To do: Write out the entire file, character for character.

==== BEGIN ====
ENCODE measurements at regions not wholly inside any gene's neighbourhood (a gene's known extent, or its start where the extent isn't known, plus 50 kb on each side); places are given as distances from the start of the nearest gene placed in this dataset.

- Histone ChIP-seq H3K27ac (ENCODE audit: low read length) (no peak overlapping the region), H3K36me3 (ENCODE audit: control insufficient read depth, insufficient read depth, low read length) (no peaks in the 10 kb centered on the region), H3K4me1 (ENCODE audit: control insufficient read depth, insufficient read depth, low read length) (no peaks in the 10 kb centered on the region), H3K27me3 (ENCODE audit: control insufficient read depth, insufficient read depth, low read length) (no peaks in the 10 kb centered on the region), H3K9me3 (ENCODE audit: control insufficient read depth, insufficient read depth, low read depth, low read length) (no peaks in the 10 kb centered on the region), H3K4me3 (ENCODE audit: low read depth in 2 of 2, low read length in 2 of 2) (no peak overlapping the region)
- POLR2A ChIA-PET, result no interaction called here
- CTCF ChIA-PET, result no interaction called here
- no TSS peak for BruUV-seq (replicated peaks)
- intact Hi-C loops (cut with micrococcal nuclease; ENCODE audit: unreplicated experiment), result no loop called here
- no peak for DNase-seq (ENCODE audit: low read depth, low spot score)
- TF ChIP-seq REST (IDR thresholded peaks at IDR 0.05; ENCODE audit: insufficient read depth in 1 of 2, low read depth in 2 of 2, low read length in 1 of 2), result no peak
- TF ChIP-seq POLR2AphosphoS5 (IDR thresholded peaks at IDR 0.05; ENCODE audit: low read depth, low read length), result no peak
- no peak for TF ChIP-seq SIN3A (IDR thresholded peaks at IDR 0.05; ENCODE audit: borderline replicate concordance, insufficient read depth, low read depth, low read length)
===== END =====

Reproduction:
ENCODE measurements at regions not wholly inside any gene's neighbourhood (a gene's known extent, or its start where the extent isn't known, plus 50 kb on each side); places are given as distances from the start of the nearest gene placed in this dataset.

- Histone ChIP-seq H3K27ac (ENCODE audit: low read length) (no peak overlapping the region), H3K36me3 (ENCODE audit: control insufficient read depth, insufficient read depth, low read length) (no peaks in the 10 kb centered on the region), H3K4me1 (ENCODE audit: control insufficient read depth, insufficient read depth, low read length) (no peaks in the 10 kb centered on the region), H3K27me3 (ENCODE audit: control insufficient read depth, insufficient read depth, low read length) (no peaks in the 10 kb centered on the region), H3K9me3 (ENCODE audit: control insufficient read depth, insufficient read depth, low read depth, low read length) (no peaks in the 10 kb centered on the region), H3K4me3 (ENCODE audit: low read depth in 2 of 2, low read length in 2 of 2) (no peak overlapping the region)
- POLR2A ChIA-PET, result no interaction called here
- CTCF ChIA-PET, result no interaction called here
- no TSS peak for BruUV-seq (replicated peaks)
- intact Hi-C loops (cut with micrococcal nuclease; ENCODE audit: unreplicated experiment), result no loop called here
- no peak for DNase-seq (ENCODE audit: low read depth, low spot score)
- TF ChIP-seq REST (IDR thresholded peaks at IDR 0.05; ENCODE audit: insufficient read depth in 1 of 2, low read depth in 2 of 2, low read length in 1 of 2), result no peak
- TF ChIP-seq POLR2AphosphoS5 (IDR thresholded peaks at IDR 0.05; ENCODE audit: low read depth, low read length), result no peak
- no peak for TF ChIP-seq SIN3A (IDR thresholded peaks at IDR 0.05; ENCODE audit: borderline replicate concordance, insufficient read depth, low read depth, low read length)